4. Facebook for business? Facepalm.

Advertising honcho and WPP boss Sir Martin Sorrell has always spoken very frankly about his “fundamental doubts” about commercial advertising on social networks. He said that, be it Facebook or Twitter, social networks would never be “in the right context” for advertising as they interrupted informal conversations.

And his hunch came true this year when General Motors put the brakes on its $10m (£6.3m) paid advertising on Facebook, just days before the social network’s IPO. A GM official told the Wall Street Journal that adverts on the site had little impact on consumers’ car purchases.

And there’s more evidence that GM was right in doing so. According to an Associated Press-CNBC poll, more than 50% of Facebook users say they never click on Facebook’s sponsored ads. Also, only 12% of respondents say they feel comfortable making purchases over Facebook. How many likes for Facebook for business then?

5. “OMG, LOL, what are you doing in this video?” Spam!

Chances are you’ve seen Facebook posts like “OMG! Now you can really see who viewed your profile” or “LOL! I am laughing so hard at this picture of you someone found”. Click on these links and bam! you end up posting spam on each and every person on your friend list, from your boss to your mum. Embarrassed to bits, all you can do is post a status message apologising.

Alright, spam scams are difficult to stop but surely the world’s largest social network should come with more security. May be its new engineering office in London can help?

6. Allegedly lying to investors

Did Facebook fudge its user numbers and profits ahead of its IPO? Did certain privileged customers receive information about the IPO that the regular bloke did not get?

Soon after the IPO, Facebook and its Wall Street advisers Morgan Stanley and Goldman Sachs were sued for making “untrue statements” about its financial health.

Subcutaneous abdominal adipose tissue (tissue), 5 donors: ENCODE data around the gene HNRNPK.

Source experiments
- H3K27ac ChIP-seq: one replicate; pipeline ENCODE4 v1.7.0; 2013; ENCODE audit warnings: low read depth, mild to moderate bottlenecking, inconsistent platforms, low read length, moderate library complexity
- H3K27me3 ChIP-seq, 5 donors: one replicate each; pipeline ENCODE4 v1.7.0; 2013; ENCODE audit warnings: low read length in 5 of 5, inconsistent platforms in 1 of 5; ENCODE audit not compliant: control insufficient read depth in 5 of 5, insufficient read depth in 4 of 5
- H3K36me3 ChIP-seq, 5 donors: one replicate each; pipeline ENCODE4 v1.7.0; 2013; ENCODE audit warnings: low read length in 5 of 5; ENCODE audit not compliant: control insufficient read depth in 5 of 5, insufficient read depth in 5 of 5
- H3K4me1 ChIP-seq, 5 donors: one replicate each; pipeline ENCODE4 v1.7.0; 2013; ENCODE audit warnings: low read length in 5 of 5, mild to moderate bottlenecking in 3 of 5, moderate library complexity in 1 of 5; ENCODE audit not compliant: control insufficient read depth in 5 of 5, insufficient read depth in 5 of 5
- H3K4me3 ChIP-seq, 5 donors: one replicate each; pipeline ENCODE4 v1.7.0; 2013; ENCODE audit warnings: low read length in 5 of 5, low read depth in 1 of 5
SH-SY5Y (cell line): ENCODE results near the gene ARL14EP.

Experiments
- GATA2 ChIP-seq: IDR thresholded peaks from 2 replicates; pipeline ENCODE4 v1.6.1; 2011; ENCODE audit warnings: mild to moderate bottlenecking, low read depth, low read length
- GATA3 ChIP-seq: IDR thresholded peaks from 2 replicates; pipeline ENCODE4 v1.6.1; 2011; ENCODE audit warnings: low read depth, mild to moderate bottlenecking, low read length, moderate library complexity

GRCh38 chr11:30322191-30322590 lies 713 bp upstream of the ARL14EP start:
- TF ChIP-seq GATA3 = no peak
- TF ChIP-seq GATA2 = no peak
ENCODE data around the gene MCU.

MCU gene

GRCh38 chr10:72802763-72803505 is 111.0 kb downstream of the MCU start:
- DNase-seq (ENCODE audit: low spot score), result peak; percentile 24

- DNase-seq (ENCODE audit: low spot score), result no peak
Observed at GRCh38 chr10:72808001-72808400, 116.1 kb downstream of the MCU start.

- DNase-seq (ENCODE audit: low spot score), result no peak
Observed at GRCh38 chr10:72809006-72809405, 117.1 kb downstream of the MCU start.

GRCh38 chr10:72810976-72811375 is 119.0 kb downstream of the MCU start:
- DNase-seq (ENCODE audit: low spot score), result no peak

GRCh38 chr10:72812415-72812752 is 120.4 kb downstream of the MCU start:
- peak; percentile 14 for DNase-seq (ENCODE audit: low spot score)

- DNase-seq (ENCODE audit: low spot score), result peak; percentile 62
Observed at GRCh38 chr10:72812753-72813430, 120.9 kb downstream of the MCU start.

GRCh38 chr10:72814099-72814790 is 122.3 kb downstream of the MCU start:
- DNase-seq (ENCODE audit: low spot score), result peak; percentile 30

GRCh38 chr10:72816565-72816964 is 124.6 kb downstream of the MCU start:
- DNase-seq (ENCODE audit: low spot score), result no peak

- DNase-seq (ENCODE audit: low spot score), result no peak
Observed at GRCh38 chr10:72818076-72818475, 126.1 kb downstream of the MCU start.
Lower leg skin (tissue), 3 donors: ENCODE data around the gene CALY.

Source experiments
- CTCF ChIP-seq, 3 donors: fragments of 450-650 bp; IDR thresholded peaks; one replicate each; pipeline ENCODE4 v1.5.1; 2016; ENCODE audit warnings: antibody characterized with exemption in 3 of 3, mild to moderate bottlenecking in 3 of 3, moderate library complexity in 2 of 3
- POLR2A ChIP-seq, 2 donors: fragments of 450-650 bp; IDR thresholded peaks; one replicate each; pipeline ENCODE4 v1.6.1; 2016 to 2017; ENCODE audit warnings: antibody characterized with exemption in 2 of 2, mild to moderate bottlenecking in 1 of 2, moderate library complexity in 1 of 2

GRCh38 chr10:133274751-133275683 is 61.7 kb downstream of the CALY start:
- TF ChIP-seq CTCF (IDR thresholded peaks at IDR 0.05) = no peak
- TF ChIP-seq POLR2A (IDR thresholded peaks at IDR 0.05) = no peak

Facebook defended itself saying: “We believe the lawsuit is without merit and will defend ourselves vigorously.”

We will watch the court case with fascination.

7. Twisted privacy policy  

Did you know that all Europeans have a right to ask Facebook about what it knows about them?

That’s because Facebook is based in Dublin, Ireland where the laws facilitate “right to access.” Using his right, Austrian student Max Schrems wrote to the social network to get data about him. After a bit of nagging, Facebook sent Schrems a CD with, wait for it, 1222 PDF files.

What did they include? “A list of everyone he had ever friended and de-friended, every event he had ever been invited to (and how he responded), a history of every “poke” he had ever received, a record of who else signed onto Facebook on the same computers as him, email addresses that he hadn’t provided for himself (but that must have been culled from his friends’ contact lists) and all of his past messages and chats, including some with the notation “deleted.’”

Since the data supplied was incomplete, Schrems filed complaints with the Irish Data Protection Agency, accusing F
acebook of “retaining data users had tried to delete.” After a media storm, the social network refused to answer any questions about his data citing the data is a “confidential business matter”.

So essentially, Facebook says that a user’s data is the social networks intellectual property? Not fair.